A: A major benefit to a community engaged with Forward Cities is being connected with other communities in our network and sharing learnings across communities. In addition, since its inception, Forward Cities has held an annual national conference that attracts hundreds of crossector leaders from over 40 communities around the country. These crossector leaders include entrepreneurs, entrepreneur champions and supporters, ecosystem builders, community organizers, philanthropy, as well as local government and economic development leaders. These diverse stakeholders come together to reflect, share ideas and innovative practices from their communities. They learn from each other and get to hear about innovative practices from across the field of ecosystem building. In fact the The Forward Cities’ 2019 National Conference “Advancing Inclusive Entrepreneurship” was held from June 12 – 14th in Pittsburgh.
Pittsburgh is now one of the communities within this national network at Forward Cities. Pittsburgh has access to future national conferences, as well as access to tools, resources, and learnings from across the network of communities. Forward Cities remains connected to all of the communities in which we’ve worked, even when the engagement officially sunsets. The relationships that develop with the local team and stakeholders continue even when the engagement ends.
Forward Cities will continue to support the E3 Alliance of Pittsburgh, its inaugural leader, Vernard Alexander, and the local stakeholders as they build out and implement a sustainability strategy over the coming months and years. In addition, Forward Cities worked with RCI and the E3 Network members over the past six months to launch shared digital platforms that will be used over the next year to foster collaboration, data sharing, and communication among entrepreneur support organizations. In the coming month, we’ll also be rolling out a platform that entrepreneurs can use to navigate organizations, resources, and services in the Pittsburgh ecosystem. The legacy co-created in Pittsburgh will live on.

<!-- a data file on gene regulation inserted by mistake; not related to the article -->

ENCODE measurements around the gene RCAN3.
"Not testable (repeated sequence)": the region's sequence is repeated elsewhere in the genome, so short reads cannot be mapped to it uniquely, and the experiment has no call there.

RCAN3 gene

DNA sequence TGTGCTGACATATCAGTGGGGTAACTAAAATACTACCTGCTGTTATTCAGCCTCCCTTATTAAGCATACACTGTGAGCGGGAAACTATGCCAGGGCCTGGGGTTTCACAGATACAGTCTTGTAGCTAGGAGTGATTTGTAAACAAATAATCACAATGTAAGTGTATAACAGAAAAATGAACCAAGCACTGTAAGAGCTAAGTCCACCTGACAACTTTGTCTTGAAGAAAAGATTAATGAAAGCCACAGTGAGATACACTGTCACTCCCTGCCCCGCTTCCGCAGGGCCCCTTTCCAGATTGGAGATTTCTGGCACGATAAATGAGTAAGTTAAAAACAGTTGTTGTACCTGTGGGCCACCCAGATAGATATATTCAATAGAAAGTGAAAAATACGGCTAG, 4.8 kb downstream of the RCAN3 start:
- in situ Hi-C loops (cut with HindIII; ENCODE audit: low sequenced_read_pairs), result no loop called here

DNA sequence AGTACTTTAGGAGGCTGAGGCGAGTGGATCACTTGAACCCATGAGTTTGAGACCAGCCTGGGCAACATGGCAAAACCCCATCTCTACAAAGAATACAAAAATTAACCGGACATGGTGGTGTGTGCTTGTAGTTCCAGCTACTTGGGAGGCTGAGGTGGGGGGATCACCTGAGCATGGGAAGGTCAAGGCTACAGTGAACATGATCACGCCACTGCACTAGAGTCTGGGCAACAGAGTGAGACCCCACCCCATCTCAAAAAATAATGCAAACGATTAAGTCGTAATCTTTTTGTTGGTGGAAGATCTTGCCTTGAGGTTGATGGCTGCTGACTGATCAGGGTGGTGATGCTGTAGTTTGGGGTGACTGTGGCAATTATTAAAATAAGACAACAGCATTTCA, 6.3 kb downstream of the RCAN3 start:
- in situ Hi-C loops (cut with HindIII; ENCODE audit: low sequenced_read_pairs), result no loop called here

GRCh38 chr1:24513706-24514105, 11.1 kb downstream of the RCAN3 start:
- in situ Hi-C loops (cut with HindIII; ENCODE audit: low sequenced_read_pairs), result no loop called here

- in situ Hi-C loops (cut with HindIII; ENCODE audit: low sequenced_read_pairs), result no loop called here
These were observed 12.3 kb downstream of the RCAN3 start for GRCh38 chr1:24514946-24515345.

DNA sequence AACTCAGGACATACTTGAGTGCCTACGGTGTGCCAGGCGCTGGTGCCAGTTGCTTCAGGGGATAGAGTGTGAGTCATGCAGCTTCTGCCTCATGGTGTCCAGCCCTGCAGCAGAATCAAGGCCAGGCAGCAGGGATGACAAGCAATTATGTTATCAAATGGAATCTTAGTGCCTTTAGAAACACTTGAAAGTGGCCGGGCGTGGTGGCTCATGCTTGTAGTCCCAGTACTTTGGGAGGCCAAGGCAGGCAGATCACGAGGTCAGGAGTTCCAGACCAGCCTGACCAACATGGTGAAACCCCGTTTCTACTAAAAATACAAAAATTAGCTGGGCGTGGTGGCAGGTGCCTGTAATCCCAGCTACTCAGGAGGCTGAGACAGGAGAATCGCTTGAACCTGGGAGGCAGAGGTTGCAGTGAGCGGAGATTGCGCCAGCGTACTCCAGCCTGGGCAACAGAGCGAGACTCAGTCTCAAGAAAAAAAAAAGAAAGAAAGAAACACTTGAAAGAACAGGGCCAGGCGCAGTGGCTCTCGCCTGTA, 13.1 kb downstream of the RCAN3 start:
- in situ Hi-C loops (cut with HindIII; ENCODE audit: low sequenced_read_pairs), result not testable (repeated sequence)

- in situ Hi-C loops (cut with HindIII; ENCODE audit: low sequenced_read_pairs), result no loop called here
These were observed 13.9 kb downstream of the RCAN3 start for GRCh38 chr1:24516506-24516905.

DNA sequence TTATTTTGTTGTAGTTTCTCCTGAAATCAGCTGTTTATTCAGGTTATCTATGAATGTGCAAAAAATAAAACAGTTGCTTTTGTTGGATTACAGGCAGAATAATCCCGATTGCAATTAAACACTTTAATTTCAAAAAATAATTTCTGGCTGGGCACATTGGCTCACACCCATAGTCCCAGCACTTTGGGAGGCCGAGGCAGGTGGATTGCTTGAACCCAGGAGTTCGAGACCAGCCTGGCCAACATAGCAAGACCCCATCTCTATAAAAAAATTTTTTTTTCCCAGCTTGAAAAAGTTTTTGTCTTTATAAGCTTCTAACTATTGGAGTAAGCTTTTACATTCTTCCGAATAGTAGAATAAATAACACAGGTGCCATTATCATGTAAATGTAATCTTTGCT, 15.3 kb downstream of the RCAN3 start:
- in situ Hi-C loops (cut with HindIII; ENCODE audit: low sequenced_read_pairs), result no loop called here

Note About the Forward Cities Pittsburgh Page on This Website:
Forward Cities will maintain a Pittsburgh subpage on our website. This public subpage will house an overview of the Pittsburgh engagement, as well as the data and learnings that were collected over time, and can be accessed in perpetuity by the general public, entrepreneurs, and practitioners.
The Navigator initiative, piloted by Forward Cities in Pittsburgh is now a model for other communities within our network. And now through the SBA’s Community Navigator grant program, communities around the country are preparing to launch similar collaborative initiatives. Certainly, the Navigator initiative in Pittsburgh will serve as a model that other communities can learn from and one the region can scale.
Q: What is your favorite small business in Pittsburgh?
A: There are many, many unique and wonderful entrepreneurs and businesses in Pittsburgh. I don’t think it’s fair to single out one over the others.
There are four entrepreneurs with whom I’ve had the pleasure of working directly through my work in Pittsburgh. They exhibit the Pittsburgh spirit through and through and demonstrate the grit that defines it day in and day out. Each approaches their work with an entrepreneurial spirit and dedicates their work to supporting other Pittsburgh entrepreneurs and fostering collaboration in the Pittsburgh ecosystem.
These four Pittsburgh entrepreneurs are Juan Garrett, Executive Director of RCI; Vernard Alexander, founder of the Minority Network Exchange and Director of the E3 Alliance; Khamil Scantling, founder of Cocoapreneur; and, Tori Snyder founder of Self-Care Senorita. If you haven’t met them you should. And if you spend enough time in Pittsburgh and around entrepreneurs you’re bound to run into them.
Small Business Resources for Pittsburgh Entrepreneurs
Small businesses need to be scrappy. Throughout the pandemic, Hassan Bazzi and his team of navigators and community leaders in Pittsburgh have helped entrepreneurs stay open with innovative ideas, resources, and educational support.
Join the Forward Cities mailing list and receive small business insights and resources from our team straight to your inbox. Know it all before your competitor does, and meet some new friends in your community.